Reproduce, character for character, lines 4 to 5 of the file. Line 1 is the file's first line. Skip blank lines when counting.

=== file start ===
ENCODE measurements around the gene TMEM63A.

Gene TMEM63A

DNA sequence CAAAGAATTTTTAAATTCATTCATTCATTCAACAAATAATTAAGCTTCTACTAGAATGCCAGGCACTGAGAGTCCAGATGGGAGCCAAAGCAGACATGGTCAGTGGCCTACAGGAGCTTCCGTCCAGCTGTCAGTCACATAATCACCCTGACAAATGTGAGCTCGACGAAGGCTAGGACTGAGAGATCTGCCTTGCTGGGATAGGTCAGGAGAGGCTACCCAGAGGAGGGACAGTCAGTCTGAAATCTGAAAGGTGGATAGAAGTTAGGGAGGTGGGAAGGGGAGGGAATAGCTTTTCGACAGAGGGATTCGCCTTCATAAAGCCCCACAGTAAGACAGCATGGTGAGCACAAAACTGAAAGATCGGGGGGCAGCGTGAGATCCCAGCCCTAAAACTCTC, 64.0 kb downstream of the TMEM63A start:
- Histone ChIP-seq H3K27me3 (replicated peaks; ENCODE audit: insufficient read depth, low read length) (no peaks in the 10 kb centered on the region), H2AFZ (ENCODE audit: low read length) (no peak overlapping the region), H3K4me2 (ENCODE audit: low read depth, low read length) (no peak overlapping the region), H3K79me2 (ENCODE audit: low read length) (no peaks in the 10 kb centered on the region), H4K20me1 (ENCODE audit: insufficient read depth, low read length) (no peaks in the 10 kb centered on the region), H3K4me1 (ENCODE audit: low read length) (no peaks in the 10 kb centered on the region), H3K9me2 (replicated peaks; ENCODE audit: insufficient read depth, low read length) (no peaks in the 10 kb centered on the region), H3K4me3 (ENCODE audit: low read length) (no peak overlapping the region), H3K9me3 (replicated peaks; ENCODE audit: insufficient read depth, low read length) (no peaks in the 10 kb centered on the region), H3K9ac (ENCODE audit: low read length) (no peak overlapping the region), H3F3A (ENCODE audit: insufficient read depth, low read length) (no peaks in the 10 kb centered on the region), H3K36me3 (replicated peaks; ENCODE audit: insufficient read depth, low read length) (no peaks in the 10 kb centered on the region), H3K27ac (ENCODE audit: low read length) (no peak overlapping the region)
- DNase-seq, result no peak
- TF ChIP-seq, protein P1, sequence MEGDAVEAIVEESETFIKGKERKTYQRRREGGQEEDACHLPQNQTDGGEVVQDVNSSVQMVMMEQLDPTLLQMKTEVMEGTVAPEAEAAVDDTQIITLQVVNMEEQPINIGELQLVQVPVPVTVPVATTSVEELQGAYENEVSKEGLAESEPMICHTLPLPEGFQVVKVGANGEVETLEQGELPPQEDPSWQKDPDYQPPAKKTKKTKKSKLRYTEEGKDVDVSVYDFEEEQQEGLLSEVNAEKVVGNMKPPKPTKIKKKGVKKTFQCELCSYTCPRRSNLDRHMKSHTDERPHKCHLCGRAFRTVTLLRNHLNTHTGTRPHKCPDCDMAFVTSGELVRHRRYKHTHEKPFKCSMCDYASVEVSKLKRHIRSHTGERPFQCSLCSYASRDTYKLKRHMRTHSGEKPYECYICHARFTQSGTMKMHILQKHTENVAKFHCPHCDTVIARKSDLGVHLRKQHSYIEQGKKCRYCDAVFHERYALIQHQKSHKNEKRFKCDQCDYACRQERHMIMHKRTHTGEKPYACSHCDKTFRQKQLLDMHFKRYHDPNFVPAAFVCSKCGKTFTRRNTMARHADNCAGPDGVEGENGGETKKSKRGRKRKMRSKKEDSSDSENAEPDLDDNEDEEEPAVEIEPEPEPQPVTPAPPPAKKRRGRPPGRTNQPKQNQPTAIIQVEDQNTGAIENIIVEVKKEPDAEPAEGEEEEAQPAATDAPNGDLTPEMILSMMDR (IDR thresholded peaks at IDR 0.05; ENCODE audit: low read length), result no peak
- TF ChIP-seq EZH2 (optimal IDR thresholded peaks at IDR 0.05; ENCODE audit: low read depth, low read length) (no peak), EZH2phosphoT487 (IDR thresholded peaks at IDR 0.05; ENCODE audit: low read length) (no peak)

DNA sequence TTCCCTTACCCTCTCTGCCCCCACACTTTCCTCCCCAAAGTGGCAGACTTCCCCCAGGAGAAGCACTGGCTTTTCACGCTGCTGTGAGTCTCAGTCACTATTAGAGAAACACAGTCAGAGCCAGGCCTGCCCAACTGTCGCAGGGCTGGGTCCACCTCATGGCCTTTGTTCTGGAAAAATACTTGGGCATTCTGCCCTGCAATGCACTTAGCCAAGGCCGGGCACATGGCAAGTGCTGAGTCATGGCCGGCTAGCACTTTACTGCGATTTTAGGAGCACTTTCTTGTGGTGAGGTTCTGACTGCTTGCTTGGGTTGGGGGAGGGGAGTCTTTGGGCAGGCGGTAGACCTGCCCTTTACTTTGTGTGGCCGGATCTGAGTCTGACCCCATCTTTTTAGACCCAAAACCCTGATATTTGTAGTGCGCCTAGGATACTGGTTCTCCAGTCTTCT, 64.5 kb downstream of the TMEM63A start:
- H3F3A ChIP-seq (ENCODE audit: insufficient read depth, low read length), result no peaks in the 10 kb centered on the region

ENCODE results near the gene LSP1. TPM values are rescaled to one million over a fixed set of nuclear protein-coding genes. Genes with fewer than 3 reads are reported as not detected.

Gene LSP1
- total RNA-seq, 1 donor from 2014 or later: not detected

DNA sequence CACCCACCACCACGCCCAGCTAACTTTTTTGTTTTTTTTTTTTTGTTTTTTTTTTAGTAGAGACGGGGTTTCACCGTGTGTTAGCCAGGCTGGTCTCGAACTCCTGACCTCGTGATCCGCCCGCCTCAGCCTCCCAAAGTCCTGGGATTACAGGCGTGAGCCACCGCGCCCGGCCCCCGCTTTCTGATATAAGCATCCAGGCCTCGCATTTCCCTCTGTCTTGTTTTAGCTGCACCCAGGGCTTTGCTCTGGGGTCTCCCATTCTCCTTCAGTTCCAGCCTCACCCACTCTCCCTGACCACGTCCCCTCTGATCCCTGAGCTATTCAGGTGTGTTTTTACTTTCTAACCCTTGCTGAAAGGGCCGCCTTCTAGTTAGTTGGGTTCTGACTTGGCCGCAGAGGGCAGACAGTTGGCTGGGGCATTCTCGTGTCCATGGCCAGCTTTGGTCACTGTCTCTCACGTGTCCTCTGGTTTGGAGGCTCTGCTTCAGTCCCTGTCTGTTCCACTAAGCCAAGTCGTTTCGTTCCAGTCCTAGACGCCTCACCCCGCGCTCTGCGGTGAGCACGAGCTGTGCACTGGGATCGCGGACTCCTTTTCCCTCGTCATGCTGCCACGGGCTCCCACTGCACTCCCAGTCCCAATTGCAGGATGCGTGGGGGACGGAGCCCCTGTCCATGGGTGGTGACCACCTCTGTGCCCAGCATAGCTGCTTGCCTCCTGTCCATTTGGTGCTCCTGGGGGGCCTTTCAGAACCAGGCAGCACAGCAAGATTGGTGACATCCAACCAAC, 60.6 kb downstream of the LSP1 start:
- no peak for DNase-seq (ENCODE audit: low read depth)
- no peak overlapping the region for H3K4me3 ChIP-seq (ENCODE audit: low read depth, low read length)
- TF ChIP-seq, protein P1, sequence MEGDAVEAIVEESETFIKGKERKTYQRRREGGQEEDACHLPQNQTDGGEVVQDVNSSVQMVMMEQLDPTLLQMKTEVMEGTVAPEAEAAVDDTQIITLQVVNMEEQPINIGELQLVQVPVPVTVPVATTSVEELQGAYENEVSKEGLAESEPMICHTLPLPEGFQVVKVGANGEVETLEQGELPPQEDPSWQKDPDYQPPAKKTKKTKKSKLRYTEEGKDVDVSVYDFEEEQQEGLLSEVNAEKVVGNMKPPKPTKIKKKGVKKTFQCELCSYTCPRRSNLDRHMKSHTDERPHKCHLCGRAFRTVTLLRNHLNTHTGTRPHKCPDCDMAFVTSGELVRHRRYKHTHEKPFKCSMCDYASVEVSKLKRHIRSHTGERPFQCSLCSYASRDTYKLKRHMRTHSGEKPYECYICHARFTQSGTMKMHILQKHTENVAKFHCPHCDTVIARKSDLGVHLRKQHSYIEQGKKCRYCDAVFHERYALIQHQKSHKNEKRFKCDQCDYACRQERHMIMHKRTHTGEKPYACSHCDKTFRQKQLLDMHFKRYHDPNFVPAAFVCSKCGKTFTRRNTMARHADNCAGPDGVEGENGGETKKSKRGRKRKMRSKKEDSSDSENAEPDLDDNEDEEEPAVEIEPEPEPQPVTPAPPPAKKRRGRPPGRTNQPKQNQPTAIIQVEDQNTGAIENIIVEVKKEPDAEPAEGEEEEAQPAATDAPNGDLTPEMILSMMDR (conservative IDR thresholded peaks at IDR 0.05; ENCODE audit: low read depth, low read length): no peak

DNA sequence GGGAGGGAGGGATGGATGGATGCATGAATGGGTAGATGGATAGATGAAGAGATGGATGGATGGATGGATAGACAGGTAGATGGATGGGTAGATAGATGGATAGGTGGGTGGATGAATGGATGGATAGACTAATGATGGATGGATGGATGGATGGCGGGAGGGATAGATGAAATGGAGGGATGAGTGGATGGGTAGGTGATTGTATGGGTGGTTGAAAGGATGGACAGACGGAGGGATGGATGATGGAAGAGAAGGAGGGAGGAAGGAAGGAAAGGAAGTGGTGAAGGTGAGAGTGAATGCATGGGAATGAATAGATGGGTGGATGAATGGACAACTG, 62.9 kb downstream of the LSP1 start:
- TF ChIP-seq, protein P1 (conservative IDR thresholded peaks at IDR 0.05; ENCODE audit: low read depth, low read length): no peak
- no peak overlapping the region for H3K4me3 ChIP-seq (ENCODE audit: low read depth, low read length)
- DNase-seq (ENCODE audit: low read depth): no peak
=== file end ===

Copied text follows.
- Histone ChIP-seq H3K27me3 (replicated peaks; ENCODE audit: insufficient read depth, low read length) (no peaks in the 10 kb centered on the region), H2AFZ (ENCODE audit: low read length) (no peak overlapping the region), H3K4me2 (ENCODE audit: low read depth, low read length) (no peak overlapping the region), H3K79me2 (ENCODE audit: low read length) (no peaks in the 10 kb centered on the region), H4K20me1 (ENCODE audit: insufficient read depth, low read length) (no peaks in the 10 kb centered on the region), H3K4me1 (ENCODE audit: low read length) (no peaks in the 10 kb centered on the region), H3K9me2 (replicated peaks; ENCODE audit: insufficient read depth, low read length) (no peaks in the 10 kb centered on the region), H3K4me3 (ENCODE audit: low read length) (no peak overlapping the region), H3K9me3 (replicated peaks; ENCODE audit: insufficient read depth, low read length) (no peaks in the 10 kb centered on the region), H3K9ac (ENCODE audit: low read length) (no peak overlapping the region), H3F3A (ENCODE audit: insufficient read depth, low read length) (no peaks in the 10 kb centered on the region), H3K36me3 (replicated peaks; ENCODE audit: insufficient read depth, low read length) (no peaks in the 10 kb centered on the region), H3K27ac (ENCODE audit: low read length) (no peak overlapping the region)
- DNase-seq, result no peak